Dear NBAC Families,
This morning an article appeared on WBAL.com by Tim Joyce concerning a former NBAC coach. Mr. Joyce has been covering USA Swimming and that organization’s response to allegations against coaches of improper behavior involving swimmers. [...]
While I cannot comment on the allegations, I can assure you that the safety, health and well being of our athletes, your sons and daughters, are paramount to all of the staff at NBAC. NBAC is committed to creating, and protecting, a safe and healthy environment for all of our participants.
Robert A. Bowman
When NBAC was confronted with a sex abuse allegation, the words above came swiftly and decisively. When confronted with a tragic death of Louis Lowenthal the results are abject silence.
I am not naive, I know this is all about lawsuit suppression but there comes a time as a leader when you take responsibility for things beyond your control and make a promise that you will do better or you will replace yourself with somebody who can. (e.g. Jamie Diamond or Tony Hayward - One of whom still has his job at JP Morgan and the other, who "fell on his sword" after the British Petroleum spill, and began a successful "second life" so to speak.)
As a leader in a situation like this you publicly acknowledge the family's suffering, you publicly acknowledge your own travail and how it will inspire you to do better. Bob Bowman has has seemingly done neither. No public message to the family, no public message to the swimming community advising sound prevention. Nothing, nothing, nothing.
Though visits from Baltimore to this blog are way up, comments in the comment section from Baltimore are down. This leads me to suspect that the club is telling the NBAC kids to "shut up" and say nothing.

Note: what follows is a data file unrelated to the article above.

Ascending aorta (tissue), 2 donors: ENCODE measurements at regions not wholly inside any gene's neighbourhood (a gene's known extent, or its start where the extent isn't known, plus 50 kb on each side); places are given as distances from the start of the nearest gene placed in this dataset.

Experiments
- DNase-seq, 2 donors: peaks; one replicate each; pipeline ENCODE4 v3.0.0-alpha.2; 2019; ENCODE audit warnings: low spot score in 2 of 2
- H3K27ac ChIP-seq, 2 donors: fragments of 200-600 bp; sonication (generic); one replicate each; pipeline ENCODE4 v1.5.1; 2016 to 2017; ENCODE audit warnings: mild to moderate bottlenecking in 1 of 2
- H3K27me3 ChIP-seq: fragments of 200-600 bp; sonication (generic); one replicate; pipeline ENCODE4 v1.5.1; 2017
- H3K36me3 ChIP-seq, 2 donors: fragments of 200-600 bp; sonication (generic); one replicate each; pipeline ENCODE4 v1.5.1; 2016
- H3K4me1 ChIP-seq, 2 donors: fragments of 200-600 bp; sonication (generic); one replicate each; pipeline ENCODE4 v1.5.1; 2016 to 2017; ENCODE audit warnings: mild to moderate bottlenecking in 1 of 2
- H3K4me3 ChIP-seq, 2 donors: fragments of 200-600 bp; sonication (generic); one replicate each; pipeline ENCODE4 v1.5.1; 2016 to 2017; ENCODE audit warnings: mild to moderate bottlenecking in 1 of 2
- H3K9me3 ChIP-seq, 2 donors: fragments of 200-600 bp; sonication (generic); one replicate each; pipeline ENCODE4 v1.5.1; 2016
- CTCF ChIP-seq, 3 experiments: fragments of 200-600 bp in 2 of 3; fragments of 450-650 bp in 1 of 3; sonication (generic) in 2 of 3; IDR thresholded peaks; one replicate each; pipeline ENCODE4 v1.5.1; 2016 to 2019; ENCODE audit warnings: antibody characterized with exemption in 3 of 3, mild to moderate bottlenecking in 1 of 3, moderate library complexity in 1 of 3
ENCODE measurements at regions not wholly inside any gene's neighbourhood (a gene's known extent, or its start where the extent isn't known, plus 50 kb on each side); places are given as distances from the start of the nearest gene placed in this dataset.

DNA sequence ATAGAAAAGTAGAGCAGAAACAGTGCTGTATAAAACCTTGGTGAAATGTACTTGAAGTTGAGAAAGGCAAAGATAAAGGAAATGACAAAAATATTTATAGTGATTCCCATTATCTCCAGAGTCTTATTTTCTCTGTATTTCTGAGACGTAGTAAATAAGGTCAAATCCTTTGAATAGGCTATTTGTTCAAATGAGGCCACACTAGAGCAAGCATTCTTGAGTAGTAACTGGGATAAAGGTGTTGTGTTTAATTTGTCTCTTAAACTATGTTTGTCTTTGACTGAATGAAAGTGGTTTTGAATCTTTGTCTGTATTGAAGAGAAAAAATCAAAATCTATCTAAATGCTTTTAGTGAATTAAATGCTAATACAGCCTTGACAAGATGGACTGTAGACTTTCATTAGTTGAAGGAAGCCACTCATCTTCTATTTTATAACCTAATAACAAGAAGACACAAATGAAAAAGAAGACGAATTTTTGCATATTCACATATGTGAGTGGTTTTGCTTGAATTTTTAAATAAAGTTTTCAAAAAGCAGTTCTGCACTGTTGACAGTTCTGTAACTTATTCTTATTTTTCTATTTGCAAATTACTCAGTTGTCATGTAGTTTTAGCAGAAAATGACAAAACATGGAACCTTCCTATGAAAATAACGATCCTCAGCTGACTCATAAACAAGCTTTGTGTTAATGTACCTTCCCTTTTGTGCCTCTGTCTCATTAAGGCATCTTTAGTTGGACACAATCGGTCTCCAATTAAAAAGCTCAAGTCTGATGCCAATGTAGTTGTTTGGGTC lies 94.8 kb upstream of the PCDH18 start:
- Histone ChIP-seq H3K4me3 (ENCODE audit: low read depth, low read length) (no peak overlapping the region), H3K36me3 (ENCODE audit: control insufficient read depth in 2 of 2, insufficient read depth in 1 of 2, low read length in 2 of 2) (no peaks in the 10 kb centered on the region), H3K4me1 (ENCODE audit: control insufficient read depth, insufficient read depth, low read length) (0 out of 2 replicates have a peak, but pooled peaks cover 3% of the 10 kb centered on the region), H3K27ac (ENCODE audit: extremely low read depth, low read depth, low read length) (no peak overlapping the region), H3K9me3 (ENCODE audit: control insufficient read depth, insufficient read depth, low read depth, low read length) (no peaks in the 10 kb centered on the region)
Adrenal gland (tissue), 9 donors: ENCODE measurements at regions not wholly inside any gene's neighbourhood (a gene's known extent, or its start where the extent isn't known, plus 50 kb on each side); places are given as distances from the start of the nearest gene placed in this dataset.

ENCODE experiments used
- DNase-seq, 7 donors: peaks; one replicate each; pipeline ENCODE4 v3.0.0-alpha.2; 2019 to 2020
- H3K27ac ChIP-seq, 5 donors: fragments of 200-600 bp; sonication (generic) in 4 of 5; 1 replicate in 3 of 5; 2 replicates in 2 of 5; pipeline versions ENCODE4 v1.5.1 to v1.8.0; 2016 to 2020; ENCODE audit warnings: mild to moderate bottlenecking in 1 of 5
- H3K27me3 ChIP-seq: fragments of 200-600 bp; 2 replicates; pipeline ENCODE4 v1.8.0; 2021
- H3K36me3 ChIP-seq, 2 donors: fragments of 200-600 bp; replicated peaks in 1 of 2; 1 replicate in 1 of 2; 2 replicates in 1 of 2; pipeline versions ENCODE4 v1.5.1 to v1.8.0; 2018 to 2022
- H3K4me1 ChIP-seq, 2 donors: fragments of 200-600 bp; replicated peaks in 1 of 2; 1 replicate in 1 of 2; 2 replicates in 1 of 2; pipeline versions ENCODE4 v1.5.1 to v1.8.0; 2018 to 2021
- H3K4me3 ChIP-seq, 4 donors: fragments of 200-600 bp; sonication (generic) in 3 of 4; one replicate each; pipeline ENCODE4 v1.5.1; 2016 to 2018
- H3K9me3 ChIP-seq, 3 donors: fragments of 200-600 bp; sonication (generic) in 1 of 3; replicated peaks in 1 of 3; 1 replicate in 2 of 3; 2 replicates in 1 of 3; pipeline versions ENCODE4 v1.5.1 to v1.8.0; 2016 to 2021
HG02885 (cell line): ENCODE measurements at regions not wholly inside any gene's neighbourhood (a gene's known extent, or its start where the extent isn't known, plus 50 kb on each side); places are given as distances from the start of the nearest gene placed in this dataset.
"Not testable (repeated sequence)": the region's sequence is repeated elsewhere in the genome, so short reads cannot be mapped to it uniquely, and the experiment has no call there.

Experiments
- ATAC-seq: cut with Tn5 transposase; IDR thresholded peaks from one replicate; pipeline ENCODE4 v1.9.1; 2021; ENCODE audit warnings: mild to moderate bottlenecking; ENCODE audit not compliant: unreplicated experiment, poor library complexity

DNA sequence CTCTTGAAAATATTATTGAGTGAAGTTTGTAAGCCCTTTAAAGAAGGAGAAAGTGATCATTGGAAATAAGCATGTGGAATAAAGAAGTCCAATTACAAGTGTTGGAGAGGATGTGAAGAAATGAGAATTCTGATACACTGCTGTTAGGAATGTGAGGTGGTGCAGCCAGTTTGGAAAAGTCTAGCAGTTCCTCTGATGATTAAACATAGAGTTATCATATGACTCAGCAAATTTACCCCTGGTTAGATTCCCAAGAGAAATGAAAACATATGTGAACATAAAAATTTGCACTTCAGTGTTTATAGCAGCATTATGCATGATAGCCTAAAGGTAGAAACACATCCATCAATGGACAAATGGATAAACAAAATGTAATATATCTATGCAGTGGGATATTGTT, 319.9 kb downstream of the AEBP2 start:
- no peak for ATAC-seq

In the coming weeks I suspect the truth will come out. I want the truth to come out not to "hurt Bob Bowman" or the NBAC club but rather to prevent the horror of another parent getting that terrible news over the phone that something has happened to their child.
To the kids reading this, this is what it is like to hear that something terrible beyond comprehension has just happened to your child: The phone rings and the voice on the other end sounds overly direct, blunt, and straight to the point. The news is delivered: Your parents feel an electrical jolt from the bottom of their spine to the center of their brain stem. Your mom or dad feels that this must be a mistake. Please be a mistake! Then your parent feels a strange sensation in their heart like it has been given a hard, unexpected, punch. Their throat tightens and they feel out of breath. Next, their head throbs and they are suddenly hot and beginning to sweat even though the temperature around them is moderate. Thinking has become impossible. Their knees go weak and nothing matters but their memories of you for they now know that the next 50-years or so of their life will never be the same without you.
Don't ask me how I know that.